The Greatest Barrier of them All




The other day I was working on a grant proposal to support secondary students and emerging technical school and university students. It was when I took a walk that it occurred to me the greatest obstacle we have encountered over the past 15 years was not material (or lack of materials). I always knew that focusing on kids and their families and building personal connections was our ‘secret ingredient in our sauce’ but did not have the words to express very simply why.


The biggest obstacle to overcome in getting out of poverty is a belief system. We all have them, and those born into generational poverty have a unique one, and it takes time and examples to break this down. I like to think of a belief system like a woven cloth. It took a lot of threads to create one. To change it, we need to remove one thread, then another, and then one day, it falls away. From here a new fabric of beliefs can be formed based on new experiences. Below is a bit from the proposal submitted.


“For most of the families we work with, daily survival trumps long term investment in the future. For these families, there are many obstacles to education, especially in a family that has faced generations of poverty. One obstacle that is often overlooked is the disbelief that poverty can be overcome with a long term investment in education. While not a tangible barrier, it may be one of the most difficult and significant ones to overcome since the family usually has not had any evidence for anything else.


One child at a time, one goal at a time, EI facilitated children and youth to reach new limits, thus allowing them to rewrite their own beliefs of what they are capable of. Those connected to them, such as family or other students are often impacted, and their own beliefs of what is possible begin to shift, creating a snowball effect. For example, when we started here in 2004, the general community belief was that education had little value and was considered a luxury. Once basic math and reading skills were learned in third grade, the children were pulled out of school so they could contribute to familial economics.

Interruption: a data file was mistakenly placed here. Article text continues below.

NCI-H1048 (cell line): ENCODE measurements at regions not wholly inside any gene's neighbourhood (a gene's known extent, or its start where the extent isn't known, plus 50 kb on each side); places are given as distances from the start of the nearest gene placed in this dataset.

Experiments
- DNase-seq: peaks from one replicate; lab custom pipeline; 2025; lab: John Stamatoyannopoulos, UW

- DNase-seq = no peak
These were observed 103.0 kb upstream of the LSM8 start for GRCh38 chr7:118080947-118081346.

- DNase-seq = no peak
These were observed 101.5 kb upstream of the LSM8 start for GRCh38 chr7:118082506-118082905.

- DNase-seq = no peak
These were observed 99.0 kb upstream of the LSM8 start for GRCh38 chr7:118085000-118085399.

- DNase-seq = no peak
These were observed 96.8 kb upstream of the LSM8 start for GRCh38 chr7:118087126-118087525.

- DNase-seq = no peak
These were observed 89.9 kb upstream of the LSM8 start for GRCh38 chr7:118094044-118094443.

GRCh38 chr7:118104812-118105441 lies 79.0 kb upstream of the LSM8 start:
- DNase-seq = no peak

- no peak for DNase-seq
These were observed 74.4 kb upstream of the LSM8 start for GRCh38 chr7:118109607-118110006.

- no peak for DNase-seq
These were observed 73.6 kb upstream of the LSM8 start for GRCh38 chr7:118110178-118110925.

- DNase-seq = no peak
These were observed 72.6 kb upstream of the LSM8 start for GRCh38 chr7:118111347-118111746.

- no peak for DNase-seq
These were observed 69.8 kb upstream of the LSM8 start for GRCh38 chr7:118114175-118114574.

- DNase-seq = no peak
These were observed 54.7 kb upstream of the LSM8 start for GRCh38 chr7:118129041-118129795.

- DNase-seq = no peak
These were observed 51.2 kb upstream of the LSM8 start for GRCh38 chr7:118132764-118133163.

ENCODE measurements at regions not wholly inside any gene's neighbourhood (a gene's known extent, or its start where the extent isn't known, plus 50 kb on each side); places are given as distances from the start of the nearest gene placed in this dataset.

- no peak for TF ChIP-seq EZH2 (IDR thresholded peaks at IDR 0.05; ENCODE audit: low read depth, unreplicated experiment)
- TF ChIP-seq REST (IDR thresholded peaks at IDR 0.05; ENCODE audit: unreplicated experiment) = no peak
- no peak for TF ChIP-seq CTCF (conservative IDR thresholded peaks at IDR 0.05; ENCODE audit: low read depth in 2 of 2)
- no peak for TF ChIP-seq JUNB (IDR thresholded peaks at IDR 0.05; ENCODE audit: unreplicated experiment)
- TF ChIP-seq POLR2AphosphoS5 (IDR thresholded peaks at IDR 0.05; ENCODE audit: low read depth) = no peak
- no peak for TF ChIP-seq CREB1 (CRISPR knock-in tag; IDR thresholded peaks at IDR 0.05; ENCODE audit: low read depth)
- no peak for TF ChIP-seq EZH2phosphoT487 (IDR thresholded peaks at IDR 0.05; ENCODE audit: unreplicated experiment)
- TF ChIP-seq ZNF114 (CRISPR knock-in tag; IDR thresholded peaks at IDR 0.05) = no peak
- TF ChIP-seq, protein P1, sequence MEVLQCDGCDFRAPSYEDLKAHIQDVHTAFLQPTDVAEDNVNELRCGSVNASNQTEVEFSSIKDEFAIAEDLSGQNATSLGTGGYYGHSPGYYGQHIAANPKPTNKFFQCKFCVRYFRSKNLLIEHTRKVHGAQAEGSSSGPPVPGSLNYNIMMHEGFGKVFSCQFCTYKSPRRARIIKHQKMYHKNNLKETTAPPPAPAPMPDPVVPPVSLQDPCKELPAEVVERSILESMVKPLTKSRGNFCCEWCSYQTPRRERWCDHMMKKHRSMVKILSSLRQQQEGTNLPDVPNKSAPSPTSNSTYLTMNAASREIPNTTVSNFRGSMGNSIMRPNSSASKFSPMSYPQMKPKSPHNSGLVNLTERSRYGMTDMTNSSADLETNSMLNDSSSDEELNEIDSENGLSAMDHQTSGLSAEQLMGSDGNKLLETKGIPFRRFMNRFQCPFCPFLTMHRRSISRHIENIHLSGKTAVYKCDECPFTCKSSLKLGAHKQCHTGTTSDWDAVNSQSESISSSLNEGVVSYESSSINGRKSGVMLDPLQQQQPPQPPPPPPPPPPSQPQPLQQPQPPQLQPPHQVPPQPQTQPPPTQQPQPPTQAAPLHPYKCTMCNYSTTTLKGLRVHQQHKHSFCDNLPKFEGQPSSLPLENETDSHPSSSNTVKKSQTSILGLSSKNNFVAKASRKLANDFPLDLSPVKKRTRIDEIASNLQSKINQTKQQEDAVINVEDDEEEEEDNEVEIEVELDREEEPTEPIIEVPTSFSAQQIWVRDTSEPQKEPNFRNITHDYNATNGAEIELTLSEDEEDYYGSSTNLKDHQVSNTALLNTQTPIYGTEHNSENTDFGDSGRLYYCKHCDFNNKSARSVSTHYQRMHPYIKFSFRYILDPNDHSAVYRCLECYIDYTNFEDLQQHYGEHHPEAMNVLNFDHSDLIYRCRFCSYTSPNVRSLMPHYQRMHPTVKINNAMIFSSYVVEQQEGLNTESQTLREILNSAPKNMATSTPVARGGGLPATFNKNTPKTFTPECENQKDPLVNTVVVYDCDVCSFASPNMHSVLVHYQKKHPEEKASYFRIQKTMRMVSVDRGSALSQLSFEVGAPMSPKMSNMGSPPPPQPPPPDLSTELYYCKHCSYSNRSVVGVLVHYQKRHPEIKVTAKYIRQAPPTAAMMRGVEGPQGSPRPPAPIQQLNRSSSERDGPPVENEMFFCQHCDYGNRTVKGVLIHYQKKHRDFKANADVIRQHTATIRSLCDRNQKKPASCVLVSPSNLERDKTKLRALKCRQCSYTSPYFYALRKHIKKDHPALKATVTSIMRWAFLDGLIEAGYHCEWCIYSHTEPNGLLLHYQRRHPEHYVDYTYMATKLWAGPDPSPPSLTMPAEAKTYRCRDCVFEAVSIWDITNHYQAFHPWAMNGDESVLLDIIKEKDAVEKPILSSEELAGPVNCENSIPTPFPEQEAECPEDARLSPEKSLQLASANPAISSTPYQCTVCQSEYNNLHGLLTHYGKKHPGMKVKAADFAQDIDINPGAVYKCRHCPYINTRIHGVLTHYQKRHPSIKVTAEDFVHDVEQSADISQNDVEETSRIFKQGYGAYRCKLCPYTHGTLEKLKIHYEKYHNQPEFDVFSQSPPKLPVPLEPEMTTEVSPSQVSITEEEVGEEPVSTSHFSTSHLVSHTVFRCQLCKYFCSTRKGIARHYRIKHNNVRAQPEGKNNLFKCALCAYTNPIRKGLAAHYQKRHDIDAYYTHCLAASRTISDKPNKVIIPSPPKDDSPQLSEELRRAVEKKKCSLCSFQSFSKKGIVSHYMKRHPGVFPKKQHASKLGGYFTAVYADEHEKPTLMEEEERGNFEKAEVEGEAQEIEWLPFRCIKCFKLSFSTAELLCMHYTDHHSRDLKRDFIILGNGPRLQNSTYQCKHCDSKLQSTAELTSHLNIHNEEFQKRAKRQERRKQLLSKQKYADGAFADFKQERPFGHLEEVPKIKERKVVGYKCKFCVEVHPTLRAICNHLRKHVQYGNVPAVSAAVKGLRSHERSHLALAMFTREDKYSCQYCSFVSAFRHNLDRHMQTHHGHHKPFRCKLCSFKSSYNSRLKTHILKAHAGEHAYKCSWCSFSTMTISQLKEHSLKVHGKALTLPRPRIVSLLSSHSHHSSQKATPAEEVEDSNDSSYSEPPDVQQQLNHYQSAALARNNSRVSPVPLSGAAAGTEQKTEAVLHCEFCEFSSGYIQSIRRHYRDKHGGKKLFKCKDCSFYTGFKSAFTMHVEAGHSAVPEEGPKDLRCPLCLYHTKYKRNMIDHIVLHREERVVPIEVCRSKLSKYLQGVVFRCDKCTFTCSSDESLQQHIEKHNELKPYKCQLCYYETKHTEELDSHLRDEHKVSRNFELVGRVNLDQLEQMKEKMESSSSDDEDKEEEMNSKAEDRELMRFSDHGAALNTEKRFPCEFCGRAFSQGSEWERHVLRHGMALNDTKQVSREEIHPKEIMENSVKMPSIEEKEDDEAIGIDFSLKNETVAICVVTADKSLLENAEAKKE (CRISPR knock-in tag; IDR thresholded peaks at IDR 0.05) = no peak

By working tenaciously with each family in personal home visits, promoting the long-term value of education, and removing material obstacles, some students started to graduate from primary school. Over many years, the communities have started to believe and observe the value of basic education. In time, more students completed primary school than abandoned it. This same effect has been occurring more recently for secondary students. Today, finishing high school is becoming much more common in our communities.


Over the past 8 years, little by little high school graduates have started studying technical and professional careers and the number is increasing each year. Alumni students are now working in professional jobs demonstrating to younger children that people from these impoverished neighborhoods can escape poverty through education. Our graduates are, among others, optometrists, lawyers, business administrators, airplane mechanics, business controllers, pharmaceutical chemists, graphic designers, and industrial technicians.


“These students, through education, can now help themselves, and their families, and their communities, escape the bonds of generational poverty. Today, in 2019, the community has been transformed from where we started in 2004. Now, children and their families have a firm knowledge, solidly based on observations of those who have gone before, that the diligent pursuit of education will change the trajectory of their lives for the better.


by Kathy Adams, Founder